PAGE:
Bitcoin-for-Agriculture-Source-TheJavaCoincom
Data ManagementWill Bitcoin Work in Agriculture?
December 5, 2017
If you checked the Internet lately, you’ve probably seen the words, Bitcoin, cryptocurrency, and blockchain. I won’t describe them in Read More
Harvested-Corn-Field-Clouds
Data ManagementWeather Services Advance Precision Agriculture
December 4, 2017
Some estimates suggest over half of growers’ activities are impacted by weather conditions, from field workability to fertility management to harvest Read More
Longford-Silt-Foam-map
Data ManagementUnderstanding Precision Farming and Soil Morphology
December 4, 2017
The USDA Soil Conservation Service, now Natural Resources Conservation Service, has been charged with creating the country’s soil survey. This Read More
Trending Articles
Harvested-Corn-Field-Clouds
Data ManagementWeather Services Advance Precision Agriculture
December 4, 2017
Some estimates suggest over half of growers’ activities are impacted by weather conditions, from field workability to fertility management to harvest Read More
Wheat-an-oats-Daniel-X-ONeil
Data ManagementWill Open-Source Finally Unlock Ag Technology’s Potential?
November 28, 2017
To Aaron Ault’s eyes, ag technology right now is something like a walled garden — not unlike the Microsoft of Read More
Africa/Middle EastPERSPECTIVE: Is Bayer’s Highly Anticipated xarvio App the Next Uber for Ag?
November 22, 2017
As many of our CropLife IRON readers might know, every summer at MAGIE we award the most popular product featured Read More
Used Combine
Service ProvidersFinding New Precision Ag Opportunities in Older Equipment
November 15, 2017
Whether to buy new or used equipment has been and continues to be an important topic for growers. When it Read More
Blue River Tech See and Spray prototype in CA
Business ManagementIs the Agtech Startup Boom Over?
November 13, 2017
In the past few months there has been a flurry of acquisitions of agtech startups by major players in the Read More
Spray Drift
Business ManagementProtecting Your Business with Ag Data: What Dicamba Can Teach Us (Guest Column)
November 9, 2017
All over the country, in ag communities large and small, farmers are reporting crop damage, neighbors are fighting, lawsuits and Read More
Latest News
Claas RTK Field base
Industry NewsCLAAS Taps Syncron for Cloud-Based Spare Parts Manageme…
December 11, 2017
Syncron, a provider of cloud-based after-sales service solutions, today announced CLAAS, a manufacturer of agricultural machinery, has selected Syncron Inventory – Retail Read More
Farmer and computer
Service ProvidersPrecision Agriculture Writers Wanted To Join Our Team i…
December 10, 2017
About The Opportunity: PrecisionAg.com is looking for people to join our team in 2018 and submit original content to our Read More
american-robotics-Scout-Drone
DronesAmerican Robotics Unveils Fully Autonomous Drone System…
December 7, 2017
American Robotics, an industrial drone developer specializing in agricultural automation, has unveiled its flagship product Scout. It is a self-charging, Read More
Industry NewsJohn Deere Upgrades Generation 4 Display Capabilities
December 6, 2017
John Deere has introduced its latest advanced guidance and machine data sharing technology with the addition of three new AutoTrac Read More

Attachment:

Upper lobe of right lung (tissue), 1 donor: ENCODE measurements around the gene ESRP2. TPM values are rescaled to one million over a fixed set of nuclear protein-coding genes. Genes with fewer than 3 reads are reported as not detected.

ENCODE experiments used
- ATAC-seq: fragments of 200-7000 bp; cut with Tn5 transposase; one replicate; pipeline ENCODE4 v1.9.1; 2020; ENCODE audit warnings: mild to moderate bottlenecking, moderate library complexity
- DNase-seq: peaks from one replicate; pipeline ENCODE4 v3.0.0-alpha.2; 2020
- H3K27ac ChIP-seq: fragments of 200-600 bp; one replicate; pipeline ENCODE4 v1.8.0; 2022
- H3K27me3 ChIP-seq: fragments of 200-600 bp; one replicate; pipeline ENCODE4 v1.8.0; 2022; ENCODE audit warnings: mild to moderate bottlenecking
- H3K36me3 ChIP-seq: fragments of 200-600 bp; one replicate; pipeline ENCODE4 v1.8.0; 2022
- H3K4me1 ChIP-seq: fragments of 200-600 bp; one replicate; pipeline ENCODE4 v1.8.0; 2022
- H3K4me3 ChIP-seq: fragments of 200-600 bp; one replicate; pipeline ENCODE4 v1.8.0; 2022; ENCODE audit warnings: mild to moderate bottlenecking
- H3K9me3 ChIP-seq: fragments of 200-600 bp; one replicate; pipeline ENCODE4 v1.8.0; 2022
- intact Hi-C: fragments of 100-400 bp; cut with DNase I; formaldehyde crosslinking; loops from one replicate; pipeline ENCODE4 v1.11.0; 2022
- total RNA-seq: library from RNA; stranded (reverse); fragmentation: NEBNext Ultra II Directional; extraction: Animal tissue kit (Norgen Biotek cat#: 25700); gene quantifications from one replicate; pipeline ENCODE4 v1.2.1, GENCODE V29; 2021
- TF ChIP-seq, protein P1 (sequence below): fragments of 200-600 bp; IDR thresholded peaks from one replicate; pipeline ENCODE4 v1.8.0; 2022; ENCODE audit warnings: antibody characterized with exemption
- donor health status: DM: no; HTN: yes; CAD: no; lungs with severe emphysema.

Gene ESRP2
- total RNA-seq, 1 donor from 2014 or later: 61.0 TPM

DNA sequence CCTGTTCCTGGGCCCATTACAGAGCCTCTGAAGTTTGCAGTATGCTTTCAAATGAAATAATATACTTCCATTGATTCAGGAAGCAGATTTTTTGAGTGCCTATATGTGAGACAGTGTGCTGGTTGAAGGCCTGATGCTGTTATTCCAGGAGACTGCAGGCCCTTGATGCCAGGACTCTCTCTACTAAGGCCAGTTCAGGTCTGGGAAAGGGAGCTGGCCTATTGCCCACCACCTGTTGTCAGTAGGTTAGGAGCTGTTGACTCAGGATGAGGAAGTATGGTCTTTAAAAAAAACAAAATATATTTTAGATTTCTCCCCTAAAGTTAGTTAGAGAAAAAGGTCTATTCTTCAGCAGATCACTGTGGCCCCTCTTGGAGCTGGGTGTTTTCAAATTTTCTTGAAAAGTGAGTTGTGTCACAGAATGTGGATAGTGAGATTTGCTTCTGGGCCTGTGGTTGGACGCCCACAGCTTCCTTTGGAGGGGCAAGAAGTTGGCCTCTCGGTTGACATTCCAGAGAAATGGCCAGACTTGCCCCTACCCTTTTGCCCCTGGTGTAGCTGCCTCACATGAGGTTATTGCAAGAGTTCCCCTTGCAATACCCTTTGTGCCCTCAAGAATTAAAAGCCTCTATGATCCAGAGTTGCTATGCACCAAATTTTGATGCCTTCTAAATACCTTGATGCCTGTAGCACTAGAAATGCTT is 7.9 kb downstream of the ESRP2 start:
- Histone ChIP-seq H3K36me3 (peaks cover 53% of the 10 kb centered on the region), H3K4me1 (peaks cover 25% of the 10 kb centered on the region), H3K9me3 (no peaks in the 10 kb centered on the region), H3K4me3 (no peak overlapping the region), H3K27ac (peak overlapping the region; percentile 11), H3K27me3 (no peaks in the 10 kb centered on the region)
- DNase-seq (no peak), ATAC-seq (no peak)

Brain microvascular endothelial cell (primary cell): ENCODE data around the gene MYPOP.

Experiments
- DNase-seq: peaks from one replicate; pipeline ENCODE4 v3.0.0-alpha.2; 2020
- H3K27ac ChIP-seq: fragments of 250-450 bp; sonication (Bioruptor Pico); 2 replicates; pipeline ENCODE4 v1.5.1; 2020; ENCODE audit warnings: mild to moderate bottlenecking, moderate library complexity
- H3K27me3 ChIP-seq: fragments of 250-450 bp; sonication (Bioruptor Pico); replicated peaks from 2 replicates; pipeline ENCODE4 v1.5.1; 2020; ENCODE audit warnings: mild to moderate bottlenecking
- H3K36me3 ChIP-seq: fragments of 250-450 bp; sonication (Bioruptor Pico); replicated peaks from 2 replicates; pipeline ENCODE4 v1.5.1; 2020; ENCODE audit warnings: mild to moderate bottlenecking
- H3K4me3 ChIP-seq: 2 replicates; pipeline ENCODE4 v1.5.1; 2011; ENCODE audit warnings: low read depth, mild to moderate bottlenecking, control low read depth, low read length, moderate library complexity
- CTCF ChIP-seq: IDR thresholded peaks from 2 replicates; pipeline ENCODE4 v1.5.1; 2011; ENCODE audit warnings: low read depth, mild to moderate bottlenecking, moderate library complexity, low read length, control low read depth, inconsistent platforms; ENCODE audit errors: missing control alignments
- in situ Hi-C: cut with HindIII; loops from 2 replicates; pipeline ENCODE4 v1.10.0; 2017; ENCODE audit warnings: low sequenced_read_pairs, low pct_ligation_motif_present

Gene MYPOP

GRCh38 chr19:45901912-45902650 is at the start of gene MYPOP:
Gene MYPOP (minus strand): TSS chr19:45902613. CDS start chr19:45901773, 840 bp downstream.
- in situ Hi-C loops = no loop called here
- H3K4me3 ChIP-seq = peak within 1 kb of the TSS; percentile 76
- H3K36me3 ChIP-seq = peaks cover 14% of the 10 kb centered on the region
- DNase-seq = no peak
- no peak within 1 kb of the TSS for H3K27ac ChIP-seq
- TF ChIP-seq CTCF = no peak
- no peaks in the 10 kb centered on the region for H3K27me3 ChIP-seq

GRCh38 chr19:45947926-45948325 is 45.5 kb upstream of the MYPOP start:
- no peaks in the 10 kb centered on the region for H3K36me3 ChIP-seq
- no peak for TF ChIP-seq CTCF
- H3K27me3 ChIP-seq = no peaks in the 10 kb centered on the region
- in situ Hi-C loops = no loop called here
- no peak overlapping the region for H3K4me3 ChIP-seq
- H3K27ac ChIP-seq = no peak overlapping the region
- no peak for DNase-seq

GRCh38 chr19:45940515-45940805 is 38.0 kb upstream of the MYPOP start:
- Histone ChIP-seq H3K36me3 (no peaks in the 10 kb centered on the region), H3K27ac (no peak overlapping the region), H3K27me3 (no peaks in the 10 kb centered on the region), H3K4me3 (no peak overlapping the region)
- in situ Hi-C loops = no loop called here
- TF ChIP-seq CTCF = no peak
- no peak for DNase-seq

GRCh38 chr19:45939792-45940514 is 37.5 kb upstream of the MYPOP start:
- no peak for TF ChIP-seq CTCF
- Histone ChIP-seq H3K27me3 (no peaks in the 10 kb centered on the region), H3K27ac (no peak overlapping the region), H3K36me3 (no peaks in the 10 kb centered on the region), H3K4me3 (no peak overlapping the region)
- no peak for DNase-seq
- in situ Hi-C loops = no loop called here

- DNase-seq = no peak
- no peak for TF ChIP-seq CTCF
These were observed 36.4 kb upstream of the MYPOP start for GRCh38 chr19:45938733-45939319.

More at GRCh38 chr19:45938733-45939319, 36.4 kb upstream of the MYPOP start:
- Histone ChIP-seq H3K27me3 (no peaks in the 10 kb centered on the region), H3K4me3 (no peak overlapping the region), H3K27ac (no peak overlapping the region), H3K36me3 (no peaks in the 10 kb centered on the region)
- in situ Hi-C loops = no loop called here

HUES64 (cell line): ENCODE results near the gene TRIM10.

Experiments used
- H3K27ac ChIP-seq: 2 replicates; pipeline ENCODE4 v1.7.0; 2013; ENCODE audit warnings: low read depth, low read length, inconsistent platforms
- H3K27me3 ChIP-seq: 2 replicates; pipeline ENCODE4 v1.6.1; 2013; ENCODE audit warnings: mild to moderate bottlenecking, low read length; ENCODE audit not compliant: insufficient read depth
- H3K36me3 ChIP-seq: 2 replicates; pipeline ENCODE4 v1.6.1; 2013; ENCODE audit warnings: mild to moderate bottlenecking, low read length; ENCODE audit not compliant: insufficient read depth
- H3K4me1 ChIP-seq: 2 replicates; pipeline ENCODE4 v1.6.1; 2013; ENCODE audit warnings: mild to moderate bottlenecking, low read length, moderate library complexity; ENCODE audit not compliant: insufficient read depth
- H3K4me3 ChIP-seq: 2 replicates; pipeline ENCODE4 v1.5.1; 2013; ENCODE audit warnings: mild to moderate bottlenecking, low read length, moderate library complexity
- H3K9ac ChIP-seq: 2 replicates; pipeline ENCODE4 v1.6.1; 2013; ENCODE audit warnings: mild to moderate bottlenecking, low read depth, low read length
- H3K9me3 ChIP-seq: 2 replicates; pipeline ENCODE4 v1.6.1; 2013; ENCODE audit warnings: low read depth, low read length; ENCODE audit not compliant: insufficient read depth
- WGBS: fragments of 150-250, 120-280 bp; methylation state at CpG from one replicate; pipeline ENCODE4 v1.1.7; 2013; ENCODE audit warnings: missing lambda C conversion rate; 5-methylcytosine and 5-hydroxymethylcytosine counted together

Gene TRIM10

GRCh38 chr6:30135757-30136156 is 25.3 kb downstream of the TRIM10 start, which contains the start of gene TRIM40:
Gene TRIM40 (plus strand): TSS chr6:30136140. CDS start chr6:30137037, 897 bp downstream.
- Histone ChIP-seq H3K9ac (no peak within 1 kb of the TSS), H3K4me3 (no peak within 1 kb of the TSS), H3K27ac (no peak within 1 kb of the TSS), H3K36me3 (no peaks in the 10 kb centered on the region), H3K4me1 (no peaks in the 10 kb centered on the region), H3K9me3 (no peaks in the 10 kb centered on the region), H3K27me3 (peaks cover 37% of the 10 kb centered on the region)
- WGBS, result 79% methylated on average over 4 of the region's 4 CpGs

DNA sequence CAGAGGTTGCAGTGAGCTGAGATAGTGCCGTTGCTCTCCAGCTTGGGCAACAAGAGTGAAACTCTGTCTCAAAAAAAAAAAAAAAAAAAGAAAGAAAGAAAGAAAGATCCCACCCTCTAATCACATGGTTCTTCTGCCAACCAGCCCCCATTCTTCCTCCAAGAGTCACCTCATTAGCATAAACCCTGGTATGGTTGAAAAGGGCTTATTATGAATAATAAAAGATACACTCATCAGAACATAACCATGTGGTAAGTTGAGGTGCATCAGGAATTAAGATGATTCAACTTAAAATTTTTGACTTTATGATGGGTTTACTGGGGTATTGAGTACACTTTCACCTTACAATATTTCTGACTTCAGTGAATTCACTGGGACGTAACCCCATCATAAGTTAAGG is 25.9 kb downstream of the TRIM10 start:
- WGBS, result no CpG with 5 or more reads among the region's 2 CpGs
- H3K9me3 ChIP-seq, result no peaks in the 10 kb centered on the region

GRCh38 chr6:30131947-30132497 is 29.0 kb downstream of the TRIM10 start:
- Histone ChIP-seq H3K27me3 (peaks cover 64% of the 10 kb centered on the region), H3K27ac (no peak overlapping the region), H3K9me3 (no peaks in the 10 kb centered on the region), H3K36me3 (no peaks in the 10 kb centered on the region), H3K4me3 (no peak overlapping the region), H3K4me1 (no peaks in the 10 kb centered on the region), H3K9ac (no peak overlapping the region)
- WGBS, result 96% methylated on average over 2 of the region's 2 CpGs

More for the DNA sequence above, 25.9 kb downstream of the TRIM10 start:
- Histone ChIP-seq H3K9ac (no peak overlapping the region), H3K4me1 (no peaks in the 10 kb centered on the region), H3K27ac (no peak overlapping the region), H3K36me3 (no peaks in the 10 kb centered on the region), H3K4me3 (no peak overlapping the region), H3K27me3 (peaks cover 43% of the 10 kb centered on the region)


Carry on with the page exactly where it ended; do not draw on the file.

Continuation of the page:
Grower-Field-iPad-Connectivity-Photo-Credit-VLab
Business ManagementOpinion: Agtech Boom Is Yet To Come
December 6, 2017
Many agronomists, farmers, and VC groups monitoring the agtech world are proclaiming the startup boom is over. Investments are down, Read More
Data ManagementAgritechnica 2017: Executives Discuss Europe Ag Tech Ad…
December 6, 2017
While North American growers slog through yet another season of depressed farm incomes and commodity markets, across the pond it’s Read More
Bitcoin-for-Agriculture-Source-TheJavaCoincom
Data ManagementWill Bitcoin Work in Agriculture?
December 5, 2017
If you checked the Internet lately, you’ve probably seen the words, Bitcoin, cryptocurrency, and blockchain. I won’t describe them in Read More
Vineyard weeding Robot-Naio-Technologies
Robotics/Labor SaversRobots Are Coming for Your Crop Protection (and Other I…
December 5, 2017
The market for agricultural robotics market is small but burgeoning, and their impact is likely to be quite a bit Read More
John-Deere-Connect-Mobile
Service Providers10 New Mobile Apps for Precision Agriculture
December 5, 2017
Ag professionals continue to reap the rewards of new smartphone apps. And perhaps no segment of farming is benefitting more Read More
On-Farm-Trials-Brazil
AmericasOn-Farm Trials in Brazil: The Way to Improve Agronomic …
December 4, 2017
The idea of using on-farm trials to gather data about the performance of any crop input has been in place Read More
Harvested-Corn-Field-Clouds
Data ManagementWeather Services Advance Precision Agriculture
December 4, 2017
Some estimates suggest over half of growers’ activities are impacted by weather conditions, from field workability to fertility management to harvest Read More
Longford-Silt-Foam-map
Data ManagementUnderstanding Precision Farming and Soil Morphology
December 4, 2017
The USDA Soil Conservation Service, now Natural Resources Conservation Service, has been charged with creating the country’s soil survey. This Read More
Spensa platform
Industry NewsSpensa Adds TerrAvion Aerial Imagery
December 4, 2017
Spensa Technologies announces today its partnership with TerrAvion, a California-based start-up that provides aerial imagery for agriculture. As customers of Spensa Read More
Industry NewsCase IH Announces Updated AFS Data Transfer Capabilitie…
December 4, 2017
Case IH has announced seamless data transfer capabilities between its Advanced Farming Systems (AFS) Connect farm management system and six Read More
Data ManagementCropLife: FBN CEO Appears at ARA 2017 Conference (Recap…
December 2, 2017
Right on the heels of news it has raised $110 million in a Series D funding round, Farmer’s Business Network Read More
Farmers Business Network, FBN Procurement
Data ManagementFBN Raises Record $110 Million Series D Venture Capital…
December 1, 2017
Farmers Business Network announced a $110 million Series D funding round, led by funds and accounts advised by T. Rowe Read More
Wheat-an-oats-Daniel-X-ONeil
Data ManagementWill Open-Source Finally Unlock Ag Technology’s Potenti…
November 28, 2017
To Aaron Ault’s eyes, ag technology right now is something like a walled garden — not unlike the Microsoft of Read More
Monash-University
Australia/New ZealandNew Ag-Tech Facility in Melbourne to Explore Use of AI,…
November 27, 2017
Monash University is establishing an ag-tech facility in Melbourne’s southeast with the vision to innovate new smart farming techniques including Read More